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Response & Bio Robert Gibbons

Question #5) In issue #4 Bill Tremblay asks, “How many ways can you praise the sky?” “How many ways can you come up with to know the sky?”

Be aware that everything in our bildopedic culture, in our politics of the encyclopedic, in our telecommunications of all genres, in our telematicometaphysical archives, in our library, for example the Bodleian, everything is constructed on the protocolary charter of an axiom, that could be demonstrated, displayed on a large carte, a postcard of course…

Jacques Derrida

To wake is to want to praise it, along with everything else in between, including perhaps the recent dream urging one on to the place that waits. The sky that awaits the soul, as the earth the body.

Elissa Marder sees the sky as key to the work of the innovator of the prose poem, “One might go so far as to say that the sky – in Baudelaire – is made of language and it is this celestial language that gives time, memory, and perception to man.” Is there greater praise than to attribute language to a thing?

It makes one think of Olson’s admonition in Projective Verse, that were we to listen close enough, we could hear “secrets objects share.”

Sky, grand illusion of wholeness. Mask of chaos. Vast container of fragmentation. Words of praise? When I think of the prose poem, I think of it similarly: the prose poem, which will not be pigeon-holed, nor classified, gentrified, nor genred.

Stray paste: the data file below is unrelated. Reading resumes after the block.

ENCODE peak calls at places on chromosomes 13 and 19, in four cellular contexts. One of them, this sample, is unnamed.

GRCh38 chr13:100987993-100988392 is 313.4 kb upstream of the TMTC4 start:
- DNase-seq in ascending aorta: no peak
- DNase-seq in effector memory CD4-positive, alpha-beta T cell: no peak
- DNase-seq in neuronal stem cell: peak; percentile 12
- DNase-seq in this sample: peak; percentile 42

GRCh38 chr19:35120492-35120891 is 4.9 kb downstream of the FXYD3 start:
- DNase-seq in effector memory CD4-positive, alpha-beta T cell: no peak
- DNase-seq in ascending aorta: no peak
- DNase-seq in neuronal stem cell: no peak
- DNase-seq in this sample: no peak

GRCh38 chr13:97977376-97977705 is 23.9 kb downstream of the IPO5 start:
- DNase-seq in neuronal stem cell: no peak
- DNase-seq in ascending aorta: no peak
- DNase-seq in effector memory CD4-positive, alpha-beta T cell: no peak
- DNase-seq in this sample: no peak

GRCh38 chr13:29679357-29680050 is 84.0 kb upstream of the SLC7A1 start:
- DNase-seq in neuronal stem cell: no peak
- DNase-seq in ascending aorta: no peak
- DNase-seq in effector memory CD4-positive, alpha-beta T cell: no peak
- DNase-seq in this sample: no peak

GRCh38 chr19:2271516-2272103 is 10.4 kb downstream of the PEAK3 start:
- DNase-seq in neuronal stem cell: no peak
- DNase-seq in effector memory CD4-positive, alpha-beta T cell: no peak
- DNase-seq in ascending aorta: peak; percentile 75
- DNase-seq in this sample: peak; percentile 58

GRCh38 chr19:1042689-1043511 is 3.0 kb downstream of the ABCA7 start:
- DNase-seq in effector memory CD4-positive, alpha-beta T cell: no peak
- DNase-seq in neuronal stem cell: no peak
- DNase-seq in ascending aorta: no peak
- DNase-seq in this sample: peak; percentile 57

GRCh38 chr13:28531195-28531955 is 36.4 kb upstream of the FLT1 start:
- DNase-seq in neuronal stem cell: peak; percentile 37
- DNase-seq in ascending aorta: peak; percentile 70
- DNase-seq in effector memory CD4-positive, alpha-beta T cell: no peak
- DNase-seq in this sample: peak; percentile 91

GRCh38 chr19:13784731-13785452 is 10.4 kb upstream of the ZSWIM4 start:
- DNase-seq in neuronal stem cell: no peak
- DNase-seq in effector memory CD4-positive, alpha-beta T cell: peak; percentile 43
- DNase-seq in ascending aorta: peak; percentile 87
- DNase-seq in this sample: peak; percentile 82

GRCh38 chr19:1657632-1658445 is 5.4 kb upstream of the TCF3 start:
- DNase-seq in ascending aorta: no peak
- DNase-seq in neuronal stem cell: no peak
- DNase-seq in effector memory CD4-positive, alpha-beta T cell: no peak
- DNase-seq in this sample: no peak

The best aspects of the form include the space it provides for writing the quickest way possible. Olson wanted Rimbaudean velocity across the line, one perception immediately upon another. As if it were collage fragment added in such a way that one grapheme illuminates another, where signifier joins hands with signified under scratch of pen or percussive key.

Refusing the aid of line breaks (or being slowed down by the decision) to contribute to the rhythm of the work, keeping it internal, more closely matching where it stems from, desire, cathexion.

Earlier in the week I dug up a copy of a letter sent to a poet friend in 1991, when I worked at the National Gallery of Art Library in Washington, the first paragraph of which read, “Inner fragmentation, isn’t that what the prose poem must contain by its form? Driven this far away to what? To force within.”

Why am I thinking of the postcard today? The pleasure the postcard brings, gives, sends? Coalescing perceptions at once, in limited, & yet if treated freely, generously, & most creatively, in unlimited space.

At the same time, wanting as much blank space, or as little, to leave or fill with what will strike visually, tactically, haptically, always from that new place, at the heart of the sender. Or, as Barthes reveals in Writing Degree Zero: “So that style is always a secret… its secret is recollection locked within the body of the writer.”

Postcard, prose poem, much in common, including that quality essential to the act of writing: humility. Prose poem, postcard: one side text, other side picture. The assemblage of paragraph at greatest thrust, at lift-off, one of burning fragments that evolve/dissolve into each other for greater clarity: at the point Benjamin would call “Now-Time.”

This epistolary act?

Without designated audience.

The Maximus Poems began as letters. Toward their end Olson can find no greater praise in one case, (listing those he loved), than: “Allen Ginsberg… his unbelievable ability to make a picture postcard alive front & back”.


A review of Robert Gibbons’ first two full-length books of prose poems, Streets for Two Dancers and The Book of Assassinations, (Six Gallery Press), is in Poetic Inhalation. His latest book of prose poems, Body of Time, is reviewed in Evergreen Review. A recent profile appeared in the Portland Phoenix. He has just been named poetry and fiction editor at Janus Head.